Success has James Brewster's name written all over it, and he also has his heart set on his boss' daughter. A con artist hires him to help out on a bank scheme, but then again, James will ... See full summary »
Jim Ackland, who suffers from a head injury sustained in a bus crash, is the chief suspect in a murder hunt, when a girl that he has just met is found dead on the local common, and he has ... See full summary »
In a dreary North London flat, the site of perpetual psychological warfare, a philosophy professor visits his family after a nine-year absence, and introduces the four men, father, uncle, and two brothers, to his wife.
Johnnie Byrne is a member of the British Parliament. In his 40s, he's feeling frustrated with his life and his personal as well as professional problems tower up over him. His desires to ... See full summary »
A young woman who has been abused and taken advantage of by all the men in her life, finally finds a man she believes truly loves her, but she snaps when she finds out that he, too, is ... See full summary »
After WW2, former RAF airman Clem Morgan joins a gang of black-market smugglers-thieves but when a robbery goes wrong, Clem is caught , framed for a policeman's murder, and is sent to prison where he plots his escape and revenge.
Aston (Robert Shaw), a quiet, reserved man, lives alone in a top-floor cluttered room of a small abandoned house in a poor London district. He befriends and takes in Mac Davies (Donald Pleasence), an old derelict who has been fired from a menial job in a café. In time, Aston offers him a job as caretaker of the house. Aston's brother, Mick (Sir Alan Bates), a taunting sadist, harasses the derelict when his brother is away, countermanding his orders. Eventually, Aston, irritated by the cantankerous old man, puts him out.Written by
Donald Pleasence was nominated for the 1962 Tony Award (New York City) for Actor in a Drama for "The Caretaker" and re-created his role in this movie. See more »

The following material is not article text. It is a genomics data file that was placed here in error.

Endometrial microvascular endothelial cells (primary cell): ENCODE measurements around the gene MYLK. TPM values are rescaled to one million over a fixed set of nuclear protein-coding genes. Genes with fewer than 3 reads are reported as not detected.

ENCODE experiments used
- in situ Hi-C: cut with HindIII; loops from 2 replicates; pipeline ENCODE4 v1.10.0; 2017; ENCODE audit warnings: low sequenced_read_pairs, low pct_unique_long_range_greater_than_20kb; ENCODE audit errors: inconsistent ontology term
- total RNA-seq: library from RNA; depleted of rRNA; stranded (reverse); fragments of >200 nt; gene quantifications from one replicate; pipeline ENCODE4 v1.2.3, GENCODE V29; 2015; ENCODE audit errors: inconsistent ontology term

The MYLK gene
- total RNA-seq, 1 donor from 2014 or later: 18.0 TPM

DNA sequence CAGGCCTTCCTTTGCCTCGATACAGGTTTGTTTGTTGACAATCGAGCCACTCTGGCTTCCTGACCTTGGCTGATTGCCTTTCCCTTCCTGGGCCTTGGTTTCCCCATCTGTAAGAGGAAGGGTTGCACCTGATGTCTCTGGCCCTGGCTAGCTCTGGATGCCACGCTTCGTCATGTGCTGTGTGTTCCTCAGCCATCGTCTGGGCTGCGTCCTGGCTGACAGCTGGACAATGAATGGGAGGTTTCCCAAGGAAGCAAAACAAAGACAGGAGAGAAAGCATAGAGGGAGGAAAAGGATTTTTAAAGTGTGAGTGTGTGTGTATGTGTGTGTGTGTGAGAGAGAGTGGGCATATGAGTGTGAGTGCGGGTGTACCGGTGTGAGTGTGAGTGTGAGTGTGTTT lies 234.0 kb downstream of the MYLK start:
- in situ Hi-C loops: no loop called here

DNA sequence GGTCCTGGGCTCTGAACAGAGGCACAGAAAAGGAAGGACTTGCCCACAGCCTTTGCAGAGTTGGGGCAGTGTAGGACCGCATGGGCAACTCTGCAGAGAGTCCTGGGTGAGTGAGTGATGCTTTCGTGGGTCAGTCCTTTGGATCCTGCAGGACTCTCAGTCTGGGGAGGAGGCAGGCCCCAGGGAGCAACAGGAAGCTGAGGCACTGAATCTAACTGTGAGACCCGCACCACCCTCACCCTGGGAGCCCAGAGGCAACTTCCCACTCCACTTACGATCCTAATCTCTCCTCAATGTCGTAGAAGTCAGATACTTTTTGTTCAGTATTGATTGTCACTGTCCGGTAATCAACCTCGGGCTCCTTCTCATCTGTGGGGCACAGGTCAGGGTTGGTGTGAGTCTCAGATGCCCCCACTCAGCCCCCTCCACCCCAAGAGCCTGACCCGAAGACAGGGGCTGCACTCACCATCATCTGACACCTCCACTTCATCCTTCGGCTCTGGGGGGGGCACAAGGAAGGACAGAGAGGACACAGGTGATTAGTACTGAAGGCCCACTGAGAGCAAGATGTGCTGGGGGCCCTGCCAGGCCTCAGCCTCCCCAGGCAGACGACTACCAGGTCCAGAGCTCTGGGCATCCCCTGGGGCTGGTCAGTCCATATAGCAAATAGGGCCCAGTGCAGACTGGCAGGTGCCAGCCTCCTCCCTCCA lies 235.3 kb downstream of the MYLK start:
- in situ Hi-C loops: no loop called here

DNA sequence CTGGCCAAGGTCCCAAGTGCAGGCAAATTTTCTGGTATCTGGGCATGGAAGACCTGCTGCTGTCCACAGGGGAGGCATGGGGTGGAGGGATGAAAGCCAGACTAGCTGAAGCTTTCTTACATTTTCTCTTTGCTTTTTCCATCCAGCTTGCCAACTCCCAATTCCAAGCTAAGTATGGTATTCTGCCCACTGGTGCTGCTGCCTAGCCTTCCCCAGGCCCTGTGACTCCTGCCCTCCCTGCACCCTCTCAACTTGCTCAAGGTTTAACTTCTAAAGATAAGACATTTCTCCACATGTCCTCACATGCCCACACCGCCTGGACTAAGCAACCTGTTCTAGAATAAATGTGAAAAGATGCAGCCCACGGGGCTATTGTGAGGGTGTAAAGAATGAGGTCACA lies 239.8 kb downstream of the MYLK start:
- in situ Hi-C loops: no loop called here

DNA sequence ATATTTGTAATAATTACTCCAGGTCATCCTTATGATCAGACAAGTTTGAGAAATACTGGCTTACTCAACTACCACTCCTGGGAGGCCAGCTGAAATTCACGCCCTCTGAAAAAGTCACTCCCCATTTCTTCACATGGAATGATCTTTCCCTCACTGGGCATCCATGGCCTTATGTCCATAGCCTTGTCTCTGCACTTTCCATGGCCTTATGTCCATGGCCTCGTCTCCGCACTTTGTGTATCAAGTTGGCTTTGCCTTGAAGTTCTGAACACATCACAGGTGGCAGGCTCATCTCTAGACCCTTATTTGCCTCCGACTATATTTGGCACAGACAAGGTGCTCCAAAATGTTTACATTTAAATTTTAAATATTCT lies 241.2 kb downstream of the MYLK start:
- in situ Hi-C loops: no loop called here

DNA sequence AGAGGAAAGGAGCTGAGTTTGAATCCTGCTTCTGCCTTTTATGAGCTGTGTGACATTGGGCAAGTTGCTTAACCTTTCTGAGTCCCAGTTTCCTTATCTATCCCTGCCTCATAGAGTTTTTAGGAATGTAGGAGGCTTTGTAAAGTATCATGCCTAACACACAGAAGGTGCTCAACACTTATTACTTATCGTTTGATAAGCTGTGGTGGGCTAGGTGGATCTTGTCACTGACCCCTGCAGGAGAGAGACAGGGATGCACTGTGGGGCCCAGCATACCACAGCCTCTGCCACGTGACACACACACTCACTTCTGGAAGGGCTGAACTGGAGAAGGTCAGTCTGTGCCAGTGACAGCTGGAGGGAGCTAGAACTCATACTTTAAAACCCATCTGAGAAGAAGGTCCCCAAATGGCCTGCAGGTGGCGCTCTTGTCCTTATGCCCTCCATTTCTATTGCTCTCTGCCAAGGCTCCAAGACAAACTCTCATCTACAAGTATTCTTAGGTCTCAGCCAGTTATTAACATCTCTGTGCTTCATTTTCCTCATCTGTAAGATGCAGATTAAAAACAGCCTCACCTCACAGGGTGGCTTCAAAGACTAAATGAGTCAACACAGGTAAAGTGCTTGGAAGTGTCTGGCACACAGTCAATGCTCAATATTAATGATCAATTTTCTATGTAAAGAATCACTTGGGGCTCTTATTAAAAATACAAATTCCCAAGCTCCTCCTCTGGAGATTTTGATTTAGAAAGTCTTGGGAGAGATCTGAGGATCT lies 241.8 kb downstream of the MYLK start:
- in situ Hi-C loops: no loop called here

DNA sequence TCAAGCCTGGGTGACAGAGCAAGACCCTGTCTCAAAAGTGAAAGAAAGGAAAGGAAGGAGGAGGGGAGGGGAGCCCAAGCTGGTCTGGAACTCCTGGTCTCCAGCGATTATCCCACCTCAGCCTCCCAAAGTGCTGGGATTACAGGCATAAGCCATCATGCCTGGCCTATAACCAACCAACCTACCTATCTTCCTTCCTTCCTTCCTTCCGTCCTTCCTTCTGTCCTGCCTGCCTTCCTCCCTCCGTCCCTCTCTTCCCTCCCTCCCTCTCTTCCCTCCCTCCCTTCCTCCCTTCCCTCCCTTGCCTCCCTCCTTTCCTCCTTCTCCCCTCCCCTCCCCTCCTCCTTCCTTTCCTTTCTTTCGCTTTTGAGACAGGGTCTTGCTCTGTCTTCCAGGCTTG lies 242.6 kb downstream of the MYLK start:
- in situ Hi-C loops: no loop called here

I could turn this place into a penthouse. For instance this room. This room could have been the kitchen. Right size, nice window, sun comes in. I'd have I'd have teal-blue, copper and parchment linoleum squares. I'd have those colours re-echoed in the walls. I'd offset the kitchen units with charcoal-grey worktops. Plenty of room for cupboards for the crockery. We'd have a small wall cupboard, a large wall cupboard, a corner wall cupboard with revolving shelves. You shouldn't be short of ...
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Like the other commenter I too am wondering why this isn't available on DVD. Luckily I video-taped a PBS broadcast years ago but Pinter deserves to be immortalized in a DVD collection with all the supplementary material available. (Perhaps now that he's won the Nobel) This movie was my introduction to Pinter and while I have to acknowledge the acting it was the script that hypnotized me when I happened upon it channel surfing one evening. So brilliantly absurd that you may join it as I first did from any point in the play and be instantly compelled by Pinter's bizarre reality. Bates, Shaw and Pleasance are perfectly cast but Donald Pleasance reveals a brilliance pitifully missing in his many supporting Hollywood roles. One wonders if the actors felt the magic their collaboration conveys and if so they must have been ecstatic.
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